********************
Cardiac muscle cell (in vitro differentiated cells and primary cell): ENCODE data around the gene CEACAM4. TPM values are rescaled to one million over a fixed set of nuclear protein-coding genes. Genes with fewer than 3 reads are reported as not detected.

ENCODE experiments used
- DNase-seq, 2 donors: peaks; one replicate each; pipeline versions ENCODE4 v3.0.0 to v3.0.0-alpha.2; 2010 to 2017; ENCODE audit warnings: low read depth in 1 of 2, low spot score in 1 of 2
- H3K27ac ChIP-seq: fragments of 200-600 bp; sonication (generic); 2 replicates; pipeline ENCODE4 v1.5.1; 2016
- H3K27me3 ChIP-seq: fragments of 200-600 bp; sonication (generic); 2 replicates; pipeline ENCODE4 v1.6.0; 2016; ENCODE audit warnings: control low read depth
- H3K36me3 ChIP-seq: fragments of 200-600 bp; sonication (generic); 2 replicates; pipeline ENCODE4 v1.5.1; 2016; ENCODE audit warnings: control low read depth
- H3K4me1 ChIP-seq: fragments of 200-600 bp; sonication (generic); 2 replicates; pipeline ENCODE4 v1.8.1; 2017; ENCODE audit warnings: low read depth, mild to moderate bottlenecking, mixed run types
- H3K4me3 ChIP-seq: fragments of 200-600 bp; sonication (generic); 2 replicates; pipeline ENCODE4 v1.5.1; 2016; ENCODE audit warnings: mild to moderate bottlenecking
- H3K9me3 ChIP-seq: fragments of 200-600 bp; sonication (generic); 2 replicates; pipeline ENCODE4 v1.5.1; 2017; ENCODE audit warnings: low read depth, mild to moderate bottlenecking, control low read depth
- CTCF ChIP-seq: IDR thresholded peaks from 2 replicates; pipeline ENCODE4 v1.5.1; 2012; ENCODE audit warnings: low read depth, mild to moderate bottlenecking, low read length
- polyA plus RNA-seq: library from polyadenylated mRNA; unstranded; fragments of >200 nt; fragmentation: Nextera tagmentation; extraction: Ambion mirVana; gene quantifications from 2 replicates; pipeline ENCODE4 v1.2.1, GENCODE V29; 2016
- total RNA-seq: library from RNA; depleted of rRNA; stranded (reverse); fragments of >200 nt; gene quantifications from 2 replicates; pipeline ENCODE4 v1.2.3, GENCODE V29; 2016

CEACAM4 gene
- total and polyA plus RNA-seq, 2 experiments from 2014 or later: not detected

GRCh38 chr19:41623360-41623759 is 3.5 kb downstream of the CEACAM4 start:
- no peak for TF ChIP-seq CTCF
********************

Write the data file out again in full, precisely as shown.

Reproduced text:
Cardiac muscle cell (in vitro differentiated cells and primary cell): ENCODE data around the gene CEACAM4. TPM values are rescaled to one million over a fixed set of nuclear protein-coding genes. Genes with fewer than 3 reads are reported as not detected.

ENCODE experiments used
- DNase-seq, 2 donors: peaks; one replicate each; pipeline versions ENCODE4 v3.0.0 to v3.0.0-alpha.2; 2010 to 2017; ENCODE audit warnings: low read depth in 1 of 2, low spot score in 1 of 2
- H3K27ac ChIP-seq: fragments of 200-600 bp; sonication (generic); 2 replicates; pipeline ENCODE4 v1.5.1; 2016
- H3K27me3 ChIP-seq: fragments of 200-600 bp; sonication (generic); 2 replicates; pipeline ENCODE4 v1.6.0; 2016; ENCODE audit warnings: control low read depth
- H3K36me3 ChIP-seq: fragments of 200-600 bp; sonication (generic); 2 replicates; pipeline ENCODE4 v1.5.1; 2016; ENCODE audit warnings: control low read depth
- H3K4me1 ChIP-seq: fragments of 200-600 bp; sonication (generic); 2 replicates; pipeline ENCODE4 v1.8.1; 2017; ENCODE audit warnings: low read depth, mild to moderate bottlenecking, mixed run types
- H3K4me3 ChIP-seq: fragments of 200-600 bp; sonication (generic); 2 replicates; pipeline ENCODE4 v1.5.1; 2016; ENCODE audit warnings: mild to moderate bottlenecking
- H3K9me3 ChIP-seq: fragments of 200-600 bp; sonication (generic); 2 replicates; pipeline ENCODE4 v1.5.1; 2017; ENCODE audit warnings: low read depth, mild to moderate bottlenecking, control low read depth
- CTCF ChIP-seq: IDR thresholded peaks from 2 replicates; pipeline ENCODE4 v1.5.1; 2012; ENCODE audit warnings: low read depth, mild to moderate bottlenecking, low read length
- polyA plus RNA-seq: library from polyadenylated mRNA; unstranded; fragments of >200 nt; fragmentation: Nextera tagmentation; extraction: Ambion mirVana; gene quantifications from 2 replicates; pipeline ENCODE4 v1.2.1, GENCODE V29; 2016
- total RNA-seq: library from RNA; depleted of rRNA; stranded (reverse); fragments of >200 nt; gene quantifications from 2 replicates; pipeline ENCODE4 v1.2.3, GENCODE V29; 2016

CEACAM4 gene
- total and polyA plus RNA-seq, 2 experiments from 2014 or later: not detected

GRCh38 chr19:41623360-41623759 is 3.5 kb downstream of the CEACAM4 start:
- no peak for TF ChIP-seq CTCF